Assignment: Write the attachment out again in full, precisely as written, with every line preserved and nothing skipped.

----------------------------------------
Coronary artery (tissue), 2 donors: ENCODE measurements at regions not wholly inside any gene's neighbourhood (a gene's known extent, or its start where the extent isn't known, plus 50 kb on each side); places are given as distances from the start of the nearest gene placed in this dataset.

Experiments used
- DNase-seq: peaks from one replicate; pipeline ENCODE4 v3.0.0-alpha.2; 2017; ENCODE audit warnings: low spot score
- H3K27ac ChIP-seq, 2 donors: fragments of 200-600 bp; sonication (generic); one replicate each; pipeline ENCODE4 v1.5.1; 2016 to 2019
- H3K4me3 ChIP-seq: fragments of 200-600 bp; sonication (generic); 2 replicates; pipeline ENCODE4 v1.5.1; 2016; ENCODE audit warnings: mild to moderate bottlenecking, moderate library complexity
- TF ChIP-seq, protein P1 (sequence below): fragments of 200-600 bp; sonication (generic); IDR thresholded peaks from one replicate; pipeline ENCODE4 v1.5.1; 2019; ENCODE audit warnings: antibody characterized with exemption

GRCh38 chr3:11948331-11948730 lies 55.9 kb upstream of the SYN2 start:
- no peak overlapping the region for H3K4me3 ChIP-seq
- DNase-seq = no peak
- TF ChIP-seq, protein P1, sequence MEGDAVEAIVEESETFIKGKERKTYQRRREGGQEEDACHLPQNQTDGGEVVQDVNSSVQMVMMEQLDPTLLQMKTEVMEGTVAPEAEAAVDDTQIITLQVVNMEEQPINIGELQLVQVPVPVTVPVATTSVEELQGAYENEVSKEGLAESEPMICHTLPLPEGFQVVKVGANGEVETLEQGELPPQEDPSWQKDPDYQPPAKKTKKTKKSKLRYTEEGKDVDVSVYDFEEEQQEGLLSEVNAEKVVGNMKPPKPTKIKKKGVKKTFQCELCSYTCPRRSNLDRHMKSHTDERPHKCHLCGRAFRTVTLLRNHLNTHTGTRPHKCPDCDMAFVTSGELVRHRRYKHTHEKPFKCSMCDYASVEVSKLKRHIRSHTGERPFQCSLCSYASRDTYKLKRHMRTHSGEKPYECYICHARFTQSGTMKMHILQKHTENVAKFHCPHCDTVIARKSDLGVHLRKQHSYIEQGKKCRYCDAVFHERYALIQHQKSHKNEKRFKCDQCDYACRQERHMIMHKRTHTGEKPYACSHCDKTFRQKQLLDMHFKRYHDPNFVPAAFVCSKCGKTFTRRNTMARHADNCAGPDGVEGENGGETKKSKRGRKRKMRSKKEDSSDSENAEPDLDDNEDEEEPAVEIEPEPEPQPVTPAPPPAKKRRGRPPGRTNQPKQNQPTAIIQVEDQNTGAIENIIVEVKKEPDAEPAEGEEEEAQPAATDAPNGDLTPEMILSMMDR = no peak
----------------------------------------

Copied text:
Coronary artery (tissue), 2 donors: ENCODE measurements at regions not wholly inside any gene's neighbourhood (a gene's known extent, or its start where the extent isn't known, plus 50 kb on each side); places are given as distances from the start of the nearest gene placed in this dataset.

Experiments used
- DNase-seq: peaks from one replicate; pipeline ENCODE4 v3.0.0-alpha.2; 2017; ENCODE audit warnings: low spot score
- H3K27ac ChIP-seq, 2 donors: fragments of 200-600 bp; sonication (generic); one replicate each; pipeline ENCODE4 v1.5.1; 2016 to 2019
- H3K4me3 ChIP-seq: fragments of 200-600 bp; sonication (generic); 2 replicates; pipeline ENCODE4 v1.5.1; 2016; ENCODE audit warnings: mild to moderate bottlenecking, moderate library complexity
- TF ChIP-seq, protein P1 (sequence below): fragments of 200-600 bp; sonication (generic); IDR thresholded peaks from one replicate; pipeline ENCODE4 v1.5.1; 2019; ENCODE audit warnings: antibody characterized with exemption

GRCh38 chr3:11948331-11948730 lies 55.9 kb upstream of the SYN2 start:
- no peak overlapping the region for H3K4me3 ChIP-seq
- DNase-seq = no peak
- TF ChIP-seq, protein P1, sequence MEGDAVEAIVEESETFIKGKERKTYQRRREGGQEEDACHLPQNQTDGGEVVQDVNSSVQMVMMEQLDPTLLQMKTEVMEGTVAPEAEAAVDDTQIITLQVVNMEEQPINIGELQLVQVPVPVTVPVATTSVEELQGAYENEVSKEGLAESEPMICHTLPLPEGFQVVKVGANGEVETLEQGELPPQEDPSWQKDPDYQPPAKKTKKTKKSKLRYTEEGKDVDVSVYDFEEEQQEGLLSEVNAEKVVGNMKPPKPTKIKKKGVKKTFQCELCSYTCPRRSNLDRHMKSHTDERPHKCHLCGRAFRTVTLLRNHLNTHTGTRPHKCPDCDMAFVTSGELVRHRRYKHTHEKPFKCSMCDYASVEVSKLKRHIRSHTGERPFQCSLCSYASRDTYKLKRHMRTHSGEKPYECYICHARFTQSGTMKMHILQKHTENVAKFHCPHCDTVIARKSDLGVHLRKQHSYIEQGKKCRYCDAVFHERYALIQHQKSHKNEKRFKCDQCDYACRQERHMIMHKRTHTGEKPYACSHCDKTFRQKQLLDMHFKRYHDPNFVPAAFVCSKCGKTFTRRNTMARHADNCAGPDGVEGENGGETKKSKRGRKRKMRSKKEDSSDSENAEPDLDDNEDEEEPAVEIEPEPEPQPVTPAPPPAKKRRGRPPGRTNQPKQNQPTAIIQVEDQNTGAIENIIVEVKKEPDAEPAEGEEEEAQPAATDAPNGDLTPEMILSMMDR = no peak